Monacello The Little Monk and The Wish-Bringer are written by Geraldine McCaughrean, illustrated by Jana Diemberger, and published by Phoenix Yard Books.
These two books tell – but do not conclude – the story of ‘a strange little boy, shaped like a question mark’, and his search for identity and acceptance in his home town, whose people see him as the bringer of luck – the ‘creature’ who can deliver good fortune sometimes, but more often bad.
This is one of those rare stories that adults respond to emotionally but that also captivates children. There are lots of ‘children’s classics’ that can reduce adults to a snivelling heap, but leave children cold – I’m looking very hard at you, The Little Prince, with your Fox and your Rose.
Beautiful and elegant The Little Prince might be, but I think an adult sensibility is required to find his plight moving. In my experience, most children (who are not nostalgic for their childhood, as they haven’t finished with it yet) find it incomprehensible, and taking place over far too many pages.
Monacello, however, is a pacy read. It’s not too long, Geraldine McCaughrean’s words are lyrical but never pretentious, and Jana Diemberger has conjured McCaughrean’s ‘strange little monk, his habit as dark as nightmares’ in such a way that he embodies eerie menace and frightening vulnerability in equal measure.
The first volume was published in 2011, the second in 2012. And the third; the conclusion to the trilogy? Sadly, it has not been published.
As Monacello is based on an Italian folktale, you can of course, google, to get a sense of how the story might end. Or, you could visit your favourite Neopolitan cafe and ask the workers. For a long time I resisted either option, in the hope that the final book might yet appear, and also, because it was interesting to try to create an ending myself. This is a game that you can play alone or with other Monacello fans. I have yet to meet anyone that has discovered these books and failed to be enraptured by them.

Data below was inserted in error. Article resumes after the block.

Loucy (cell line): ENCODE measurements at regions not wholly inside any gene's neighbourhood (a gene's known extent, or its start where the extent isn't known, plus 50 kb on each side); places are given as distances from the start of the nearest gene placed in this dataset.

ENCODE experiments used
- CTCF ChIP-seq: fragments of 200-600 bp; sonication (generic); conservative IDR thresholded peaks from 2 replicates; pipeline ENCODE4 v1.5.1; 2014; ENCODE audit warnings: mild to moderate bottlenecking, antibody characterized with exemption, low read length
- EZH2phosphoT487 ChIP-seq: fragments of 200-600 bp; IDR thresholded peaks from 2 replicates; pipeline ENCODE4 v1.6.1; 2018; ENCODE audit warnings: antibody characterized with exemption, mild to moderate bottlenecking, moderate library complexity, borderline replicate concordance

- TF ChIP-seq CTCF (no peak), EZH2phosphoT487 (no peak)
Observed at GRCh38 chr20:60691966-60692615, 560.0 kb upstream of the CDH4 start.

But recently, I approached Geraldine McCaughrean through the miracle of directness that is Twitter at its best, and she was kind enough to send me the manuscript of the final part of the trilogy. You can find it here on her website.
And I urge you to. It’s wonderful.
I would love to hear that the third and final part of the story will one day be published. And please, let it be in the same format: a seemingly slight tome, light in the hand and easy to carry, broad enough to make clear every detail of the artwork.
I find the Monacello books a great resource for children who struggle with reading or are reluctant readers as the smaller scale is not intimidating (as many ‘chapter books’ can be), but it is in no way over-simplified or ‘babyish’. The vocabulary can be a stretch – even for the most able reader – but Monacello is so enjoyable to share and to read together, that it’s perfectly possible to help out with the harder words as needed without ruining the flow of the story or the pleasure of discovery.
And now let me be greedy – let Monacello’s story be filmed! And please let that be a simple animation of these wonderful drawings with a voice-over that’s not too actorly. Please let it be read by someone who understands that when you have writing like this* …
He gave them names – Wormy, Fleahouse, Hairdrop – and the cats loved him for it. No-one had given them anything as nice as names before.
Monacello slept under a mountain of cats.
… you have the good fortune to be working with text that rings true to a child, even one that reached adulthood.
* a selection of text chosen by putting both books behind my back picking one, then opening it at random. I couldn’t pick out my favourite piece of writing as I have so many favourite parts and they change all the time, depending on how I’m feeling on each reading. But I do really LOVE these lines.
Find out more about those who brought Monacello to life
Click this link to find out more about the award-winning (and very kind and considerate) author Geraldine McCaughrean
Click this link to find out more about illustrator Jana Diemberger
Click this link to find out more about the publishers Phoenix Yard Books
Bring Monacello into your home
I bought my copies of Monacello The Little Monk and The Wishbringer from Amazon. They are listed as in stock at the time of writing, but should there be a rush on the titles, Abe Books is my favourite place to buy hard-to-get books from.
I’d like to put in a national physical stockist as well, but checking out Foyles and Waterstones reveals that at the time of writing, Foyles don’t have any Monacello books in stock at all, although Waterstones list them online. So grab them online, but next time you’re in-store, why not let them know you would have loved to have seen Monacello on the shelves?